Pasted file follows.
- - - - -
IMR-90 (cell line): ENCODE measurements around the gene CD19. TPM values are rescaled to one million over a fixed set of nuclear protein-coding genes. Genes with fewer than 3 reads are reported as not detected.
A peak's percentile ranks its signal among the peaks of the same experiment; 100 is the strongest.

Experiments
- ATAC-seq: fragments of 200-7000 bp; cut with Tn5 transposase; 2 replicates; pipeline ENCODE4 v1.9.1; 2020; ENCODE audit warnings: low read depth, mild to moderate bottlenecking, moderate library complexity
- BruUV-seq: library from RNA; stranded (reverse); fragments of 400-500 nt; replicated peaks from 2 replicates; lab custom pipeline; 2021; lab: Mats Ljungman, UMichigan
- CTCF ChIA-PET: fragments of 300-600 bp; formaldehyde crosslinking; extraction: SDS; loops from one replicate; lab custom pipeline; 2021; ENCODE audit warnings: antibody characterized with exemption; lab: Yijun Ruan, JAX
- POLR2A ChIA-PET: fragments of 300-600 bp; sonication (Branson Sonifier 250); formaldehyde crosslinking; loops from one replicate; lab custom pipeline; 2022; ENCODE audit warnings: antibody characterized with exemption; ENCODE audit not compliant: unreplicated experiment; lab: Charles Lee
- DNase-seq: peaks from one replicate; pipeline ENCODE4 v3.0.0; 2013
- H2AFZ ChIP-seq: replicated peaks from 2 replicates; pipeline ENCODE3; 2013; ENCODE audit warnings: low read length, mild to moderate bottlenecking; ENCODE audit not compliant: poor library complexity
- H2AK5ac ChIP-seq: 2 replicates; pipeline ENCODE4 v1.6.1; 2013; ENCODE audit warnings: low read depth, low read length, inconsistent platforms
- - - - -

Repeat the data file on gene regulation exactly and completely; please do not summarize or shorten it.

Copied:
IMR-90 (cell line): ENCODE measurements around the gene CD19. TPM values are rescaled to one million over a fixed set of nuclear protein-coding genes. Genes with fewer than 3 reads are reported as not detected.
A peak's percentile ranks its signal among the peaks of the same experiment; 100 is the strongest.

Experiments
- ATAC-seq: fragments of 200-7000 bp; cut with Tn5 transposase; 2 replicates; pipeline ENCODE4 v1.9.1; 2020; ENCODE audit warnings: low read depth, mild to moderate bottlenecking, moderate library complexity
- BruUV-seq: library from RNA; stranded (reverse); fragments of 400-500 nt; replicated peaks from 2 replicates; lab custom pipeline; 2021; lab: Mats Ljungman, UMichigan
- CTCF ChIA-PET: fragments of 300-600 bp; formaldehyde crosslinking; extraction: SDS; loops from one replicate; lab custom pipeline; 2021; ENCODE audit warnings: antibody characterized with exemption; lab: Yijun Ruan, JAX
- POLR2A ChIA-PET: fragments of 300-600 bp; sonication (Branson Sonifier 250); formaldehyde crosslinking; loops from one replicate; lab custom pipeline; 2022; ENCODE audit warnings: antibody characterized with exemption; ENCODE audit not compliant: unreplicated experiment; lab: Charles Lee
- DNase-seq: peaks from one replicate; pipeline ENCODE4 v3.0.0; 2013
- H2AFZ ChIP-seq: replicated peaks from 2 replicates; pipeline ENCODE3; 2013; ENCODE audit warnings: low read length, mild to moderate bottlenecking; ENCODE audit not compliant: poor library complexity
- H2AK5ac ChIP-seq: 2 replicates; pipeline ENCODE4 v1.6.1; 2013; ENCODE audit warnings: low read depth, low read length, inconsistent platforms